The next month, several members of Congress wrote a letter to Agriculture Secretary Thomas Vilsack raising serious concerns related to the operation of the NSLP. They urged the Secretary Vilsack to take actions “to make [soy milk] available to kids in schools who need an alternative to cow’s milk.”
Fast forward to October 2023, when the USDA made available more than $60 million in school meals. Still, no action was taken to address the “elephant in the room” — healthy beverage choices and plant-based options. One reason for the USDA’s failure is clear: the influence of the powerful dairy industry. Maintaining the status quo at NSLP ensures a steady stream of animal milk sales and safeguards the dairy market’s share dominance, which comes with hefty profits (plant-based milk’s share is only 15.3 percent). No doubt the introduction of plant-based milk to these hungry markets is perceived as an economic threat that must be squashed. NSLP operates in nearly 100,000 public and nonprofit private schools, as well as residential child care institutions.
Supplying these markets with dairy milk comes with another severe drawback: the extraordinary pressure to mass produce milk through factory farming. Not only is factory farming cruel and unsustainable, the Centers for Disease Control and Prevention reports that three out of four novel infectious diseases are rooted in zoonotic transmissions, i.e. transmissions from animals to humans. With factory farming in overdrive, animal wellness deteriorates and the heightened risk of pandemics follows.
Enforceable policy mandates are clearly needed to force change at USDA. Bipartisan legislation recently introduced by Representatives Troy Carter Sr. and Nancy Mace in the House, and by Senators John Fetterman, John Kennedy, Cory Booker and Roger Wicker in the Senate, is now seeking to fill this policy gap. Aptly titled the ADD SOY Act, it stands for Addressing Digestive Distress in Stomachs of Our Youth Act.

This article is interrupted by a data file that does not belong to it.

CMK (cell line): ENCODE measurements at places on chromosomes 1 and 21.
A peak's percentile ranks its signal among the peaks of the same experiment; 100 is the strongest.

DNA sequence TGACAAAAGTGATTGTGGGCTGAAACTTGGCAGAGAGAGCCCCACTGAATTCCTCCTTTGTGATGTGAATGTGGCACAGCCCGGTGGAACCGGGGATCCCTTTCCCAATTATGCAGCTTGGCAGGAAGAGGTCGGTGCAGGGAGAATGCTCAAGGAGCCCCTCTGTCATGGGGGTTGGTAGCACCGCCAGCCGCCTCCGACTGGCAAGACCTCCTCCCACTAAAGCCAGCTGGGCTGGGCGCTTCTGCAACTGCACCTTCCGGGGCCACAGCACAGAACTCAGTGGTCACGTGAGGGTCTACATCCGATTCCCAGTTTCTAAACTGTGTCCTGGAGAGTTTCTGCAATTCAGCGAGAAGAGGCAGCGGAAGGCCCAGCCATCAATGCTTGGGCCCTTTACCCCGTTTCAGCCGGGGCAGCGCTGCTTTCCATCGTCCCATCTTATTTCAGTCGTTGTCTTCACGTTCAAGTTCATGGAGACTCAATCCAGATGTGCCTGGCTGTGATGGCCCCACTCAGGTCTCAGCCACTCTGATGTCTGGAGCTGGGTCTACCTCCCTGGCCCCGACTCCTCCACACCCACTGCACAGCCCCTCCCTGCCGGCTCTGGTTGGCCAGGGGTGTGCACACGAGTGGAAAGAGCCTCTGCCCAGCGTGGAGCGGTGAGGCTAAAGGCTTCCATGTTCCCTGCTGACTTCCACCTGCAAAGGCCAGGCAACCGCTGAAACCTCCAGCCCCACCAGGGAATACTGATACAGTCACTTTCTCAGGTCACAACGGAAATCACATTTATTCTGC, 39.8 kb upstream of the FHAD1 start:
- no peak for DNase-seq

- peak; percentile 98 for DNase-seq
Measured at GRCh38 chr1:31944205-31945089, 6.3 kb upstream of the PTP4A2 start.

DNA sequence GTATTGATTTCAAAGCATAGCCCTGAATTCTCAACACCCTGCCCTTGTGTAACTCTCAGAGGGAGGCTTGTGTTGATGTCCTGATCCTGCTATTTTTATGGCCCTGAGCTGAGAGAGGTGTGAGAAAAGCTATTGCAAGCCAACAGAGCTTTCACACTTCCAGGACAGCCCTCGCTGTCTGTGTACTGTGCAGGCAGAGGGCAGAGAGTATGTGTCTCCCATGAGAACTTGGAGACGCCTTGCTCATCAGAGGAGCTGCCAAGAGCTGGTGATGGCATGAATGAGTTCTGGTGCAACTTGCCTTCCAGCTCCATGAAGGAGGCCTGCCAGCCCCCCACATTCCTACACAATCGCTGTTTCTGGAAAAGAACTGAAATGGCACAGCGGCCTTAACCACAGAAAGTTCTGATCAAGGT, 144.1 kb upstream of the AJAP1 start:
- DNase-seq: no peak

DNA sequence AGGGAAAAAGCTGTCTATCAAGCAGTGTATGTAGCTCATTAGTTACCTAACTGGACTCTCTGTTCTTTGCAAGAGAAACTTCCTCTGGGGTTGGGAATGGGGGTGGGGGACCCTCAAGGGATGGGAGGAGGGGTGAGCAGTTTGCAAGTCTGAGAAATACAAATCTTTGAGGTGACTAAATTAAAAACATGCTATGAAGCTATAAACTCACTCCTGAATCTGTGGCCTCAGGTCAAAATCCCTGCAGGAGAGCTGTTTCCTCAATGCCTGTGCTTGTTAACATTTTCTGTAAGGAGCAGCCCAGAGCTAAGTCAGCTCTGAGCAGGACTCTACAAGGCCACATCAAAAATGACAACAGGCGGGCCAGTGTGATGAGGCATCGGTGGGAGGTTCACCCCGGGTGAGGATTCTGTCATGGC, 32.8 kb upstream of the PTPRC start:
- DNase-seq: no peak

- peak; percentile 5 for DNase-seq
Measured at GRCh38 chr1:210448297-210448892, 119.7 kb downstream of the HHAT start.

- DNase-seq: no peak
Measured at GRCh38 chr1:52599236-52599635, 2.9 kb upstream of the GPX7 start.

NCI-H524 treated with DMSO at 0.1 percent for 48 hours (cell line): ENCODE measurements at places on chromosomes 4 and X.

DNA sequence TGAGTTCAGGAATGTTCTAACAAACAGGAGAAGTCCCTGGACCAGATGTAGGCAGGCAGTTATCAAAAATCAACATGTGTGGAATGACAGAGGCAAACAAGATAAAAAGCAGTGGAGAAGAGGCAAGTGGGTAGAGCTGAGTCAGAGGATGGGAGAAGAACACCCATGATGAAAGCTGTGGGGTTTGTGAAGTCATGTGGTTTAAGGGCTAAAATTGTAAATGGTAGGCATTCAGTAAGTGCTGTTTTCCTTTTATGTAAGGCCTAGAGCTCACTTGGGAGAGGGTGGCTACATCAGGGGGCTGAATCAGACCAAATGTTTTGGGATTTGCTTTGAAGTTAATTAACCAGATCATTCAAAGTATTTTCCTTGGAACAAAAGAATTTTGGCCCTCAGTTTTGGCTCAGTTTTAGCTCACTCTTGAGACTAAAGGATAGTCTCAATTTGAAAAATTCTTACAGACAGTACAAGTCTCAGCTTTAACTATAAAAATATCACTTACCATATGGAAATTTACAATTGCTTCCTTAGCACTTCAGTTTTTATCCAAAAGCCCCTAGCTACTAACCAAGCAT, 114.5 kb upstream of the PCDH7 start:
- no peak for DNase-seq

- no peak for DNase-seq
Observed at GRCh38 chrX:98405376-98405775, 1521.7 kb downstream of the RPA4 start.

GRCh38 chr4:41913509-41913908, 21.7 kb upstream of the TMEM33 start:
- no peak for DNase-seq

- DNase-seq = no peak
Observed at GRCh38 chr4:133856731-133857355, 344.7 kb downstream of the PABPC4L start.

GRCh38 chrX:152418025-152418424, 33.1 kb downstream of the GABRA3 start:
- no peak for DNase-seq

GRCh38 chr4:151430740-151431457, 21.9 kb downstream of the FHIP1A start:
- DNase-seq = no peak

If enacted, the ADD SOY Act will make soy milk available to children who need an alternative to dairy milk. Moreover, the legislation will eliminate many inefficiencies within the USDA-administered NSLP, including the cumbersome “milk note” requirement that places undue burden on families, especially in BIPOC communities. The act would also direct the USDA to reimburse vendors of soy milk like it does for their dairy milk counterparts.
The ADD SOY Act would bring relief to millions of school children across the U.S. suffering from avoidable digestive distress, including BIPOC students who are the most susceptible. In doing so, the legislation would also bolster student readiness. The icing on the cake for these changemakers — and to all of us — is that this can be done while helping the planet and improving animal welfare.